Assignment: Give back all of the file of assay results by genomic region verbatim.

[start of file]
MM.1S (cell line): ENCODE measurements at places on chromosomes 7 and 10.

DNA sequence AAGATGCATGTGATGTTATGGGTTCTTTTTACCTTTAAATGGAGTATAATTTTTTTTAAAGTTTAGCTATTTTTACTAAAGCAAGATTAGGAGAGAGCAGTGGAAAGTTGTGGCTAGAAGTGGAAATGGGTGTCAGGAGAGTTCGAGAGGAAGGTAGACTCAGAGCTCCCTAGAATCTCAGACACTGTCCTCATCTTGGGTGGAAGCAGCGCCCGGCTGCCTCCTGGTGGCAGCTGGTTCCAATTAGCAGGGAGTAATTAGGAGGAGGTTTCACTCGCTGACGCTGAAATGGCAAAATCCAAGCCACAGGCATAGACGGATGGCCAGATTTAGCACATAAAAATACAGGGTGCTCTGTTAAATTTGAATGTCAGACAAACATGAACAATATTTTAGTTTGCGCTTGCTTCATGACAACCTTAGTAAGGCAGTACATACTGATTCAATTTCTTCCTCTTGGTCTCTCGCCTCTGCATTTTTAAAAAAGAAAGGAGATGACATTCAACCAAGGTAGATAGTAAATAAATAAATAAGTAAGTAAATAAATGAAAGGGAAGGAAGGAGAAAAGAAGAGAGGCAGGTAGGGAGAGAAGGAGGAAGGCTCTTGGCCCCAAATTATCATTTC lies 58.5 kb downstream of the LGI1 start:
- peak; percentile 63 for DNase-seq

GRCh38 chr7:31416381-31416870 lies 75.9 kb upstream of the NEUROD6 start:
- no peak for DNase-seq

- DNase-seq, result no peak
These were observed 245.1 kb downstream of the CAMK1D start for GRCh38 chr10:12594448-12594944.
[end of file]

MM.1S (cell line): ENCODE measurements at places on chromosomes 7 and 10.

DNA sequence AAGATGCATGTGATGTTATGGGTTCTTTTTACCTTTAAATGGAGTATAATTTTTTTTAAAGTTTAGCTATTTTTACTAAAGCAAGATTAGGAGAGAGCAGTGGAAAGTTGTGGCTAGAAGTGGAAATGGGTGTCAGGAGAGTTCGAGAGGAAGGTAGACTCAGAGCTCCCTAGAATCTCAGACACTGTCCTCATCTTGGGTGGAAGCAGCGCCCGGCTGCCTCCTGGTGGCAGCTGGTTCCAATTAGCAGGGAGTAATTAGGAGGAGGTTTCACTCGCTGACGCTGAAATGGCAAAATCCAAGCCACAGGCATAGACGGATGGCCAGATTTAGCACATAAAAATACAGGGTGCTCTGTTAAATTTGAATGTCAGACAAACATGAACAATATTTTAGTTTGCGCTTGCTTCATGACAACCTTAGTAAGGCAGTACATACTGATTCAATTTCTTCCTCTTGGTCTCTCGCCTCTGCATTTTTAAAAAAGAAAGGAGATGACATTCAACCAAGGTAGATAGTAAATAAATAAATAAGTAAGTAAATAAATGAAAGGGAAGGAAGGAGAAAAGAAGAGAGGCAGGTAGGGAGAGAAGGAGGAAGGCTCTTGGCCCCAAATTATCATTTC lies 58.5 kb downstream of the LGI1 start:
- peak; percentile 63 for DNase-seq

GRCh38 chr7:31416381-31416870 lies 75.9 kb upstream of the NEUROD6 start:
- no peak for DNase-seq

- DNase-seq, result no peak
These were observed 245.1 kb downstream of the CAMK1D start for GRCh38 chr10:12594448-12594944.